Chris Weller’s Bridge Drawings of New York City
Taking on icons is always tricky for an artist. That is why when I saw Chris Weller’s drawings of the bridges of New York City I took notice. As the artist told me, she put off drawing the Brooklyn Bridge again and again because she wasn’t sure she could bring anything to the party. But the fact is her bridge drawings bring a lot to the party. When you stand in front of Chris’s drawings you get a sense of what it is to be the air hovering around the base of a bridge, the sweeping angle of a suspension cable, or a stone tower as it pierces the sky. Each artwork has a unique perspective that seems to put you “there” in the time and space of the drawing.
The drawings are all approximately 36” x 48” and that is mostly because the paper Chris uses doesn’t come any larger. If it did, she attests that she’d really “go big” because the subject matter calls for the larger scale. She especially loves working out the compositions with some breathing room and starts each drawing with a light pencil drawing that takes Chris about a week to complete. She draws on a printing paper by Somerset, which is bright white so the artist can get a huge grey scale range and very heavy and able to stand up to a lot of erasing. Chris uses plain old General’s charcoal pencils, a Papermate eraser stick, gummy erasers, and a lot of sharpener blades.
Each drawing (there will be seven in total—the final two are still being completed) encapsulates the awe and visual complexity of its subject, but the complexity of the architecture is not something Chris has a background in. “It’s all smoke and mirrors. The perspective on all the drawings comes from my walks under the bridges. It places the viewer in spots that can’t be described perfectly using traditional perspective formulas. I fake it a lot. I have a photographic and mathematical mind but in the end I get very creative with perspective. None of it is ‘right.’ I eyeball everything, move things to benefit the composition and feel of the drawing, and erase a lot of mistakes.”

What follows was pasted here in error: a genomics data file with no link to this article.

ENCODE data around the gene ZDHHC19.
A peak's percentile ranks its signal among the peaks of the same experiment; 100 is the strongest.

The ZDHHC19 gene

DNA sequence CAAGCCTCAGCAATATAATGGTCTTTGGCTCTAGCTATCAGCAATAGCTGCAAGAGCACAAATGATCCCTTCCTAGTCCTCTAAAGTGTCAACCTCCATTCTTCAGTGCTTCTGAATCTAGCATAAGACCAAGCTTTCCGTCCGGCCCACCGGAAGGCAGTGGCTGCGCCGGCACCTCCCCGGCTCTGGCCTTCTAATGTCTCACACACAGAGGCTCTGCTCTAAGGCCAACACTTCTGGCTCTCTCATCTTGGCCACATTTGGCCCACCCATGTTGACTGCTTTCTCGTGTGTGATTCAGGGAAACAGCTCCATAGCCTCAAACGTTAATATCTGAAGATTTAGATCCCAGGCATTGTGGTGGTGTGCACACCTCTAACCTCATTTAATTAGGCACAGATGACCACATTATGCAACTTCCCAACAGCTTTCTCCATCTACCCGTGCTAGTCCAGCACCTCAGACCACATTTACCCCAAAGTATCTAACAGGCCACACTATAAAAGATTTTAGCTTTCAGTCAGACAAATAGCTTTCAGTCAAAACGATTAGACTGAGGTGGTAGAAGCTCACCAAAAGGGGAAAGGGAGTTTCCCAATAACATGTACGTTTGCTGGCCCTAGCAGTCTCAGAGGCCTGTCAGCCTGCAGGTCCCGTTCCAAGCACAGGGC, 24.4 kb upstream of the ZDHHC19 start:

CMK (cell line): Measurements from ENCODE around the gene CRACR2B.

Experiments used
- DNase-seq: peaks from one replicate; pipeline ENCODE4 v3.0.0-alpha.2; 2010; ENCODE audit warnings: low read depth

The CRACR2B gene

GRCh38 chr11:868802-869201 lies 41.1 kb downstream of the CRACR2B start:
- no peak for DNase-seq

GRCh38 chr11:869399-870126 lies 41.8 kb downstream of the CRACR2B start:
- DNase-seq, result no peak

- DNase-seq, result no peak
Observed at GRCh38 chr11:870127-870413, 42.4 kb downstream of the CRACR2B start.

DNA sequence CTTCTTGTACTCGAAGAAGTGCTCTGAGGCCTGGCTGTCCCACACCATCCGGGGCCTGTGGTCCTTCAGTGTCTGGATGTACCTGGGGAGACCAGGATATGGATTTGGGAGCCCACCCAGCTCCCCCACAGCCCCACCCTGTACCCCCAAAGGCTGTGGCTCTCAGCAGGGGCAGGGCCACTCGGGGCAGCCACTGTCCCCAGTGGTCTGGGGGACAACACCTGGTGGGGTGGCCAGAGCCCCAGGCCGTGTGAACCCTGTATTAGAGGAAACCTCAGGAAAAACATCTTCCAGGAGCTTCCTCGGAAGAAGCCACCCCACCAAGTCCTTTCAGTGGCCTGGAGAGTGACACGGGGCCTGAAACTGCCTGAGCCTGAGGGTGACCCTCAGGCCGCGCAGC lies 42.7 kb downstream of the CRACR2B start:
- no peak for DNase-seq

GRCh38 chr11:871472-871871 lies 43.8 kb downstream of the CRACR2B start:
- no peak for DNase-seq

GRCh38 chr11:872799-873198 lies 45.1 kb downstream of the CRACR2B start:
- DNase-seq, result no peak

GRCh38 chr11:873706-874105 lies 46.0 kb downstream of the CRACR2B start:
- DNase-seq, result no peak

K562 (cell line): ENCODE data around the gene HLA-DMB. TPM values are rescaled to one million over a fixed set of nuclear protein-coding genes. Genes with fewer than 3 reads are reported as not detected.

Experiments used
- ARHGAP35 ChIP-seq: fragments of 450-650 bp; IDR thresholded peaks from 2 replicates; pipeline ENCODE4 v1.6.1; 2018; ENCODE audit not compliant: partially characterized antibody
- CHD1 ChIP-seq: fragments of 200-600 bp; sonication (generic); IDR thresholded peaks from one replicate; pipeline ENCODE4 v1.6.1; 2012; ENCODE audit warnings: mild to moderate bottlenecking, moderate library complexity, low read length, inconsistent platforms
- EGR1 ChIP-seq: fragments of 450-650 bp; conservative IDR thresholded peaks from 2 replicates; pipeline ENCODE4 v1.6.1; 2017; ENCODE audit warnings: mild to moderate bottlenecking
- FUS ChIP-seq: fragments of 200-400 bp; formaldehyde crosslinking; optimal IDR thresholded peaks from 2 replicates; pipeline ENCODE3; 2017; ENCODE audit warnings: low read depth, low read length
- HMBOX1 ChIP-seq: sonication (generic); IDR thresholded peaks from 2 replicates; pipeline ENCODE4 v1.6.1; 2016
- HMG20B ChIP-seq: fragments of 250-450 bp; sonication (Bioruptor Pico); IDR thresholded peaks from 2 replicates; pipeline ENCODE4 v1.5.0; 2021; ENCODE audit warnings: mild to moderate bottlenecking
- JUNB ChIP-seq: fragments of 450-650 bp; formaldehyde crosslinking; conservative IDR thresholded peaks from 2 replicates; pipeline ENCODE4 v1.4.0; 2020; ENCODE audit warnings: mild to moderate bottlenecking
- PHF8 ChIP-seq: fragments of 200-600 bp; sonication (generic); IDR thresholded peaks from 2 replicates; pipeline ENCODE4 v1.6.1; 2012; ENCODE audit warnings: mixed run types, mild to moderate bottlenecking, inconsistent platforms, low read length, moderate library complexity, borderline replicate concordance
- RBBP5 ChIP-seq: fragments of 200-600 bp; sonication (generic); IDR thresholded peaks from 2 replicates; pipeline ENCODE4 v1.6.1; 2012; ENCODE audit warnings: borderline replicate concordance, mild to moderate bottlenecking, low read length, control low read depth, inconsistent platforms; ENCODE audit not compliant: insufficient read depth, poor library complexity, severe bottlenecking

It’s this freedom Chris feels to work out of her head that I am so drawn to. She seeks a way to have her drawings feel like the observed, natural world, and sometimes that means making up the details for the success of the whole. It’s a fearless way for an artist to work, and I know I am not alone when I say I salute her in this!
In homage to Chris’s bridge drawing series—and to all the artists who are draftsmen at heart and understand the potential inherent in drawing—we’re celebrating the power of the pencil with Start Doodling, a resource that will sharpen your skills and animate your creative spirit, proving that the power of the pencil really is in your hands! Enjoy!
P.S. See the rest of Chris’s bridge drawings on her website.